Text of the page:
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So I have a node app that when it's started makes an object.

function my_object(){

}

my_object.prototype.say_lol = function() {
    setTimeout(function(){
        console.log('lol');
    }, 1000);
};


var ping = new my_object();

ping.say_lol();

process.on( 'SIGINT', function() {

    delete global.ping; // Please?


    // pseudo code to go update something in the database or whatever
    setTimeout(function(){
        process.exit();
    }, 4000);

});

When it ends I need to delete that object to prevent it from firing lol over and over while the timeout is pending. Is there any elegant way of doing this?

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Please add more info about what problem you are trying to solve. have you tried delete ping? also process.exit() should stop code execution; I am pretty sure that no further pending setTimeout callbacks are executed –  Plato Oct 3 '13 at 15:40
    
I've updated the example to make it a little more understandable why you would want to do this. I've tried delete ping but to no success. –  lededje Oct 3 '13 at 15:44

3 Answers 3

You need to capture the id of what setTimeOut returns and then clear it if you don't want to fire at a later point.

my_object.prototype.say_lol = function() {
    return (setTimeout(function(){
        console.log('lol');
    }, 1000));
};

var ping = new my_object();
var timeOutId = ping.say_lol();

process.on( 'SIGINT', function() {
    clearTimeout(timeOutId);
    process.exit();
});

If the event is not fired yet, it will be cancelled. If its already fired, it fails silenty.

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I don't want to end the timeout I want to delete the entire object. There are a bunch of other things inside that function in my project that are ticking over. I need to drop the whole thing. –  lededje Oct 3 '13 at 15:45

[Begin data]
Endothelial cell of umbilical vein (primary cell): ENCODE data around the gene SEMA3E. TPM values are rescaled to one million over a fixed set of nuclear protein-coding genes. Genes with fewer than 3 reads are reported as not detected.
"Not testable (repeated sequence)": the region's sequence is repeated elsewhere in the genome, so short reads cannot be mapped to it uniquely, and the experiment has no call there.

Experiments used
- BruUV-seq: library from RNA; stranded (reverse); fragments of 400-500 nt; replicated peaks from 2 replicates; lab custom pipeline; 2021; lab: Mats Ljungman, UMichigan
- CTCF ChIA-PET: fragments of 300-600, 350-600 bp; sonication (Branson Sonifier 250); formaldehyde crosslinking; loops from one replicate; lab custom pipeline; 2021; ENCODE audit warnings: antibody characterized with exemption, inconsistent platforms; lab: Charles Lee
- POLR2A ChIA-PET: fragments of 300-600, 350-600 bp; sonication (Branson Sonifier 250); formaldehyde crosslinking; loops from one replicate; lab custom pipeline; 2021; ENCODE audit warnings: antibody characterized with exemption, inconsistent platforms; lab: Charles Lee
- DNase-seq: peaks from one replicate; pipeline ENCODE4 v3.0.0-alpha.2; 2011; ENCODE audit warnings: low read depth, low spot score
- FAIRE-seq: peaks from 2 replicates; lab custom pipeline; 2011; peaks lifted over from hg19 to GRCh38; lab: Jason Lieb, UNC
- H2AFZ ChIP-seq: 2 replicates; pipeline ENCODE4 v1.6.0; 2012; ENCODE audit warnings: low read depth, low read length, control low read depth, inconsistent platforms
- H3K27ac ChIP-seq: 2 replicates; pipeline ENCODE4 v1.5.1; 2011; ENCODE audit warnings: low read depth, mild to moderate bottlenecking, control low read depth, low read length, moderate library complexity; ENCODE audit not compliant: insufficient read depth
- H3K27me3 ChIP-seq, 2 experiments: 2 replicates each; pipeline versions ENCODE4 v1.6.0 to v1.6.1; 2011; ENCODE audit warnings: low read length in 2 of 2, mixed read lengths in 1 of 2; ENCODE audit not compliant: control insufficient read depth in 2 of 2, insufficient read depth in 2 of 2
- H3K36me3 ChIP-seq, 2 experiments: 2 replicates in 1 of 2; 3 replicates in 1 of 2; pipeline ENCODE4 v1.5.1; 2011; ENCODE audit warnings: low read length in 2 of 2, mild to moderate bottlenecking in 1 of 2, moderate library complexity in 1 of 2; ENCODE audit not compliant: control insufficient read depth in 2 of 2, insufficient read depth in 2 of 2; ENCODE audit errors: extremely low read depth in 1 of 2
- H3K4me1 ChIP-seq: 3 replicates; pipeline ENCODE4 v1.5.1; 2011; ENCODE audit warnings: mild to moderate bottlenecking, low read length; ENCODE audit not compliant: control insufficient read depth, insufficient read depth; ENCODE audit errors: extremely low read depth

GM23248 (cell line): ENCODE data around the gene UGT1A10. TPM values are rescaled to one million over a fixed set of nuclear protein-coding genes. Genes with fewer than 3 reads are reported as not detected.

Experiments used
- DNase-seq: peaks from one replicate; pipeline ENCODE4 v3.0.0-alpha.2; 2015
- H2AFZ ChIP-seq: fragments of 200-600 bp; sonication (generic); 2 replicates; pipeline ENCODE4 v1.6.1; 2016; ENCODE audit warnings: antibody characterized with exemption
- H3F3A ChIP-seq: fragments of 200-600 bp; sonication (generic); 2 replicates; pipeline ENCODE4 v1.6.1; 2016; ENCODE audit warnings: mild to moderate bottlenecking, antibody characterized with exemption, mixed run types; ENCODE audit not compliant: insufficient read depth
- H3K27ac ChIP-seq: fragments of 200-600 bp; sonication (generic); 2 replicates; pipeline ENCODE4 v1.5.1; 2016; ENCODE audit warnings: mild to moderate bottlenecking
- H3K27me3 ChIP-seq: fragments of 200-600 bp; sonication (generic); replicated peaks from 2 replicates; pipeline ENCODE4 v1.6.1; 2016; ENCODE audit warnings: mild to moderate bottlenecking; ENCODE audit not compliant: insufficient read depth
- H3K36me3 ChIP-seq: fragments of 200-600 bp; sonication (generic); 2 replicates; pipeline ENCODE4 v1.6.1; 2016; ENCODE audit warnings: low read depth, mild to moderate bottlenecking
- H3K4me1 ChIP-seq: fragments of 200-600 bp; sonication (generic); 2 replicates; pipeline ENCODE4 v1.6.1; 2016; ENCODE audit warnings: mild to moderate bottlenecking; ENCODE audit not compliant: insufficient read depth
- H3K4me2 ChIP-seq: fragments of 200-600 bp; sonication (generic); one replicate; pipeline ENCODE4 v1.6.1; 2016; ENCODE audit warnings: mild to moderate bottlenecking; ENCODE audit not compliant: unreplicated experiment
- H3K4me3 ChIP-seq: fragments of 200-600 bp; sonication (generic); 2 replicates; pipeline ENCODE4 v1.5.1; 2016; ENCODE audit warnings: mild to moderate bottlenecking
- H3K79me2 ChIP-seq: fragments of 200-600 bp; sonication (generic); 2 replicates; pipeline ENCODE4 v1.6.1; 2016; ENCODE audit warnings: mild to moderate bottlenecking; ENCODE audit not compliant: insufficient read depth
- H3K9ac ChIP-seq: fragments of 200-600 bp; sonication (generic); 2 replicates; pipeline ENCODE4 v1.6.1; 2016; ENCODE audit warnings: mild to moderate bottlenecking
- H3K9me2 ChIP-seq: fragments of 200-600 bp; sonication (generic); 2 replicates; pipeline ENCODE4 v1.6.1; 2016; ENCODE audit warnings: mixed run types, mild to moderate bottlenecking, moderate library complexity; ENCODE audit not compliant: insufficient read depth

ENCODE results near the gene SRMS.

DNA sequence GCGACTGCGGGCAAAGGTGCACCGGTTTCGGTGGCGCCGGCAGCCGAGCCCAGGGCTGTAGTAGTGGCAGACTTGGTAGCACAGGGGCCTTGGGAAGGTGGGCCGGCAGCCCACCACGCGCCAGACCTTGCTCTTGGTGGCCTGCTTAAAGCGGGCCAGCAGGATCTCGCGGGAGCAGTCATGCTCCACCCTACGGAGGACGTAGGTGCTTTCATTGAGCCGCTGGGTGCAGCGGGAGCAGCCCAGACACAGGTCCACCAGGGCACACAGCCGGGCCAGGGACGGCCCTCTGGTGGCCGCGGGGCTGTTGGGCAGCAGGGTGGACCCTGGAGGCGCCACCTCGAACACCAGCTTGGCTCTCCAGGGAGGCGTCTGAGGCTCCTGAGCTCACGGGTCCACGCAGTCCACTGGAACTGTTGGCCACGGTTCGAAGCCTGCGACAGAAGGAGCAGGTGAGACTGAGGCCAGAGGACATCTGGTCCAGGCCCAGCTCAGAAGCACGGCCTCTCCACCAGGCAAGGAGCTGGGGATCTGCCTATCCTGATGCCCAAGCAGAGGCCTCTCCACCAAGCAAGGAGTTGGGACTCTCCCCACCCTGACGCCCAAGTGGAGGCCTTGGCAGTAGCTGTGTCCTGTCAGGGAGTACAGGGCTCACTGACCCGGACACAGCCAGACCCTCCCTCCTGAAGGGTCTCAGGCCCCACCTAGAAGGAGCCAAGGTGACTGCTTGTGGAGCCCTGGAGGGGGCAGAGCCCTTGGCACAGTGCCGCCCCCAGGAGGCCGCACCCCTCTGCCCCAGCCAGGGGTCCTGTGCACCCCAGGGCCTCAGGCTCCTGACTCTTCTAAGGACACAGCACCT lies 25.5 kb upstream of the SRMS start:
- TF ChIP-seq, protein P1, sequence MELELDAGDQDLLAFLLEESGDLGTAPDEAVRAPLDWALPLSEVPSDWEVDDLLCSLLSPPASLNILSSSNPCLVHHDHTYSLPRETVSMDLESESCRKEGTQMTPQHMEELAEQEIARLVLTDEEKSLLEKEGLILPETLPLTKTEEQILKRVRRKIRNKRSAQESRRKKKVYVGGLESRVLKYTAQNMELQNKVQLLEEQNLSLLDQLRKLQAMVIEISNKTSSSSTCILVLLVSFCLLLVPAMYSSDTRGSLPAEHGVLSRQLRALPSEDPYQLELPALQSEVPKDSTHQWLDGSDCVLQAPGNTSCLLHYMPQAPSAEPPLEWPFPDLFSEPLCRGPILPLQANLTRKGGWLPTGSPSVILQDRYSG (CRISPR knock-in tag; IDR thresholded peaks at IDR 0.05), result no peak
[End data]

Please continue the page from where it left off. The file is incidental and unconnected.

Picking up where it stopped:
2  
You don't normally "delete" things in JavaScript. You just undo whatever you did, stop referencing them and they go away. clearTimeout() is the correct way of stopping your timer. –  tadman Oct 3 '13 at 16:14

I don't know of a way to stop the callback from firing. My approach would be to keep track of ping's state in another variable and use an if statement wrapping whatever chunk of code fires the unwanted callbacks.

function my_object(){ };
var stillHere = true;

my_object.prototype.say_lol = function() {
  setTimeout(function(){
    if(stillHere){  
      console.log('lol');
    }
  }, 2000);
};

var ping = new my_object();
ping.say_lol();

process.on( 'SIGINT', function() {
  delete global.ping; // Please?
  stillHere = false;
  setTimeout(function(){
    process.exit();
  }, 4000);
});
share|improve this answer
    
RE: my deleted answer. You where right. It deletes the variable but the listener remains. –  lededje Oct 3 '13 at 16:17

Although I understand it's not a true answer, but this solved my issue. I ran the node process in a cluster and killed off any children that I wanted to delete. This worked in my instance as the children were performing endless tasks and when I needed them to be stopped that was the only logical way I could abort them.

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